Gavin Gardiner, lead singer of The Wooden Sky, on the sanctity running brings as he bares his soul to the world
Last night I struggled my way through a slow 7 kilometres. Sure, I’ll tell myself it was 33 degrees, but while it was hot, I know what my struggle really means: I’m a long way from where I need to be come October 22nd. This will be my fourth half-marathon in three years, and though my commitment sometimes comes in waves, running has become an important fixture in my life and creative process.
In 2013, after three albums and as many years touring, life on the road had taken its toll on my body and my mind. I’d seen it in those around me as well, and after losing a band member, friendships and mental health seemed to hang on by a thread. I was at a low point and feeling lost about what to do next. It was that winter that I started frequenting the local Y. Before long, it became an addiction, and every other morning I would meet the other two members of the band, Simon and Kip, at the corner of Dovercourt and College. The band that pumps iron together, stays together… or something like that. We worked out in the mornings, wrote songs in the afternoon, and before we knew it we had the bones of what would become our next record.
That spring, once the snow had melted and the streets were clear, my partner, Sarah, began to push me to join her on her runs. At this point, she had a few half-marathons under her belt and had her sights set on 42 kilometres. It was difficult for me at first. At the time, I had what fellow musician and marathoner Luc Doucet described as the physique of a Clydesdale (coming in at 6’6” and over 200 pounds). But once I started getting up over the 5K mark, I was hooked. I began wearing my running clothes to soundcheck and soon found myself running along the Seine, past the Louvre and Cathedral de Notre-Dame, rather than sitting in some dank green room trying not to get drunk before the show. These days, it is not uncommon to see the entire band out running before a show or spending our day off hitting the hotel gym before heading out to explore a new city.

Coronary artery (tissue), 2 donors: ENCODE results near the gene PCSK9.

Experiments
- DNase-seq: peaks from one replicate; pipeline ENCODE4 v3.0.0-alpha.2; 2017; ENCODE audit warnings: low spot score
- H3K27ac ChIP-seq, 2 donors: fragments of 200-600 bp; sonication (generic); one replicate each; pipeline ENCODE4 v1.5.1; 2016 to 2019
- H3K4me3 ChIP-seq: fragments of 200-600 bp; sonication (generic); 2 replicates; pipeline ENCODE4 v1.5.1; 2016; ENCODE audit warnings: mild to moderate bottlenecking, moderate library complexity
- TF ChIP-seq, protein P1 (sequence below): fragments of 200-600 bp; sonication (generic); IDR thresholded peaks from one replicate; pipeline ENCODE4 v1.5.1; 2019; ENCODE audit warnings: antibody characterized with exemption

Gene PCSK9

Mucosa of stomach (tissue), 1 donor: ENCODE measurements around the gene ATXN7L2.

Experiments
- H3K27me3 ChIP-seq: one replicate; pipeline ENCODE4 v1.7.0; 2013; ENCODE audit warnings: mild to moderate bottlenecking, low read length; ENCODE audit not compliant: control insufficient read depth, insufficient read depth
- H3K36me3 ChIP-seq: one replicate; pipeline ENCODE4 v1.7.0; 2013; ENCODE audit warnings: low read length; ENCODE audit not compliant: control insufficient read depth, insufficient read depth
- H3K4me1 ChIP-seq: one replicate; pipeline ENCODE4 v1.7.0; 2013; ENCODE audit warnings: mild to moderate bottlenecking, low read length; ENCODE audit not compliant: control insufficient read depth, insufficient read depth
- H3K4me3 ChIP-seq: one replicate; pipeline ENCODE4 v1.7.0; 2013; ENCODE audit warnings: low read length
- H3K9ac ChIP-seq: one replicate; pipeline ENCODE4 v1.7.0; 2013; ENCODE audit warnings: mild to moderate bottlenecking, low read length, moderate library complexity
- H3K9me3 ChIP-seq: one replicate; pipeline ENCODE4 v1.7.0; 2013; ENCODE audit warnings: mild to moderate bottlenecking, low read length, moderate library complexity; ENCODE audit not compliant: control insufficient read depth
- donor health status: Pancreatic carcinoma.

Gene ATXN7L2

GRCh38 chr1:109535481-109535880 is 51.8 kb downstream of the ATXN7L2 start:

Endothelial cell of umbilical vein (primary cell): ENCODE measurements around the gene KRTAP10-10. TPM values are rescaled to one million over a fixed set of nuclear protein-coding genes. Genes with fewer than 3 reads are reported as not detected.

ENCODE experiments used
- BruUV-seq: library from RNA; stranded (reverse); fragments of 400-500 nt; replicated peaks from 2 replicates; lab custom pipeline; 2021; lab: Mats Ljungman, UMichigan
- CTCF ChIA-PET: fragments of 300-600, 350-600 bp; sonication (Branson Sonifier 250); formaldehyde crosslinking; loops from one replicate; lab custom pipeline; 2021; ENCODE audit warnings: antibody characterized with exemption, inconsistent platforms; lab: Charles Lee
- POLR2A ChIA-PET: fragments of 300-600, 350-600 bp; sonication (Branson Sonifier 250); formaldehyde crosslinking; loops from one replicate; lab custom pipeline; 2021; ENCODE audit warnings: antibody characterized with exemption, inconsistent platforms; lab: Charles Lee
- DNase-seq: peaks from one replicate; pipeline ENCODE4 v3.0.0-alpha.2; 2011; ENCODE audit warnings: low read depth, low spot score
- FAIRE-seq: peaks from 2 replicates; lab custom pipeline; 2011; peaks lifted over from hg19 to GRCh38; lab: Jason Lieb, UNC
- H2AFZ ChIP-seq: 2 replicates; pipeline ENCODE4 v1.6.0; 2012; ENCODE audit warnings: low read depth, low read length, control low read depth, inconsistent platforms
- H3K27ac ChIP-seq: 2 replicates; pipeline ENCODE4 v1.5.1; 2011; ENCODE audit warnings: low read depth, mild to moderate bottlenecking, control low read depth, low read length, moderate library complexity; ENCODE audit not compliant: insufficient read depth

Running has also changed my relationship with time. In the hour that I might spend out running, exploring new cities like Tokyo, Zurich, or Saskatoon, I become hyper aware of every moment, every step, and every breath. In the course of a run you go through so many emotions, work through problems, and, in my case, often write new music. And while I enjoy the physical benefits that come from running, its effects on my mind are what I have really come to appreciate. The intense focus that running affords is invaluable to my creative process. As the miles started adding up and the runs became longer, I found I was more focused and creative in the time I had left.
In writing this, I realize that I am at a point where I need running as much as I did back when I laced up my first pair of ugly fluorescent shoes. Each runner I see brings me excitement and inspiration. Sometimes putting one foot in front of the other is hard enough.
This year I will again be running in support of Romero House and the work they do with refugees in my community. Find out more about how you can help here.
The Wooden Sky play the National Arts Centre in Ottawa on October 27. Swimming in Strange Waters, the band’s most recent record, is available at thewoodenskymusic.com.